How much weight do you want to lose? Are you being realistic about how long it will take to achieve your weight loss goal?
When someone has decided to lose weight, one of the first things that a person should do is set a goal weight or an ideal weight.
Unfortunately, when most people decide to lose weight, they are not being realistic about how much weight to lose and how long it will take them to lose that weight. For many, their ‘ideal weight’ may be the wrong weight for them to be aiming for.
The sad fact is, years of being overweight and jumping from one fad diet to another may have confused your mind and body about what is truly your ideal weight. One of the major problems comes from a lack of understanding of metabolism. If you’ve been overweight for a very long time, or if you’ve consistently ‘yo-yoed’, your body may respond to your initial weight loss by slowing down its metabolism because it believes that you are starving to death. This slowing down of your metabolism leads to discouraging plateaus that often knock people off their diets entirely, and lead to regaining all or part of the lost weight.
Many weight-loss experts today recommend aiming for shorter-term, more attainable weight loss goals. Since the bulk of diet research shows that most dieters lose weight steadily for about 12 weeks, then hit a plateau, that’s the number of weeks that the weight loss experts suggest you should aim for. The weight loss strategy that many have found works best for them is one of alternating periods of weight loss and maintenance, each lasting 8-12 weeks.
The strategy calls for choosing a realistic weight loss goal for an 8-12 week period. Knowing that the most reasonable and healthiest weight loss rate is 1-2 pounds per week, losing 25 pounds in three months is not unrealistic. You should be on your weight loss diet until you reach that goal, or for 12 weeks, whichever comes first, and then switch to a maintenance diet.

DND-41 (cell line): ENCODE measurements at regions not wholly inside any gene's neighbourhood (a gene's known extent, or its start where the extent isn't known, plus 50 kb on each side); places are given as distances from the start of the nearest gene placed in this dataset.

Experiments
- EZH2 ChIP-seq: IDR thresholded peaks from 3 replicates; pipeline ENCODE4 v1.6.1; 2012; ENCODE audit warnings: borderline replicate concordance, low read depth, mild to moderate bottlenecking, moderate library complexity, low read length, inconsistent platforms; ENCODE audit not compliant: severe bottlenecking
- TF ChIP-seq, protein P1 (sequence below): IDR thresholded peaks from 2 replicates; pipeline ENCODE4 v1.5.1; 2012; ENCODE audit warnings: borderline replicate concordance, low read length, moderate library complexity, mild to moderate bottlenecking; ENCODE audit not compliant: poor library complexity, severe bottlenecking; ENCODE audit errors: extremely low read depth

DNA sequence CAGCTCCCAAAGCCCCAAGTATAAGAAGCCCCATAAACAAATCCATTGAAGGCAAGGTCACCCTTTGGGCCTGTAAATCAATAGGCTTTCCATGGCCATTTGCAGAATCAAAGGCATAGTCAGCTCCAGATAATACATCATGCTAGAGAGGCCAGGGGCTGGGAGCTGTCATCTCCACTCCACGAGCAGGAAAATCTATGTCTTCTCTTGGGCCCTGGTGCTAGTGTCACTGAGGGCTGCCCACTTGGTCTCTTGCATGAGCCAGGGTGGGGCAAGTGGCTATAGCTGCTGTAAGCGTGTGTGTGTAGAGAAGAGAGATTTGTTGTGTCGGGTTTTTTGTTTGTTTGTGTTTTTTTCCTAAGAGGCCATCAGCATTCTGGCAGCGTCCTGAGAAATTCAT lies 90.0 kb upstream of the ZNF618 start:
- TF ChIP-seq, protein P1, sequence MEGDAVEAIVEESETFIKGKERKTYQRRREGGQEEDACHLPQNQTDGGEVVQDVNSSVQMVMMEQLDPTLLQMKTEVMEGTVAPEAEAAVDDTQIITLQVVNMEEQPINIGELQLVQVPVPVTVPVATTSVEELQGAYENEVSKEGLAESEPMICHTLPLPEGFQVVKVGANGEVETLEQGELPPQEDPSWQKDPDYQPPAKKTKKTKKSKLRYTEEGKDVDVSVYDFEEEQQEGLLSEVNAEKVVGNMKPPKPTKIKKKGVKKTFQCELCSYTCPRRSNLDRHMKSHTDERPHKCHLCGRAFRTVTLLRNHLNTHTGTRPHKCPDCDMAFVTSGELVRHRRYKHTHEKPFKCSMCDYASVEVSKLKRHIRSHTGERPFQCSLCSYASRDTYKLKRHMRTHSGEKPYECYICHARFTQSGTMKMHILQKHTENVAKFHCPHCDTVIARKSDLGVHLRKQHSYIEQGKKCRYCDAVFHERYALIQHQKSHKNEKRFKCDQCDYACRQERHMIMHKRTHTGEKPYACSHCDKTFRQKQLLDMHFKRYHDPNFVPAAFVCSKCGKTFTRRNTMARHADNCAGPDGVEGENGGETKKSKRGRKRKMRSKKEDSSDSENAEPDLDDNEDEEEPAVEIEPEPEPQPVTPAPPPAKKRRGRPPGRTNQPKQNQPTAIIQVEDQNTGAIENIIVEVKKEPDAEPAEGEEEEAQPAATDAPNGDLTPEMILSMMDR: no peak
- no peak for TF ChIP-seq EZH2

Why switch to a maintenance diet at that point?
Simple, you’re giving yourself a break from more restrictive eating. More importantly, though, you are re-educating your body and letting it establish a new starting point. Once you’ve maintained your new weight for 8-12 weeks, set another weight loss goal, and move back into weight loss mode. By giving your body a break from ‘starvation’, you’ll have overcome its resistance to weight loss.
You’ll also be giving yourself a chance to ‘practice’ maintaining your new, healthier weight. Researchers have found that more than half of the dieters who take off significant amounts of weight do not maintain that weight loss once they go ‘off’ their diet. By practicing weight maintenance in stages, you’ll be proving to yourself that you can lose weight and maintain that weight loss over a period of time.
This weight loss plan will work with any long-term weight loss diet. You’ll find dieting and reaching your weight loss goal much easier to do if you choose a diet that has concrete ‘phases’, such as the South Beach or the Atkins diet since the weight loss and maintenance phases are clearly laid out for you to follow. Regardless of the diet, you choose, though, by alternating between weight loss phases and maintenance phases, you’ll teach yourself and your body how to maintain a healthy weight.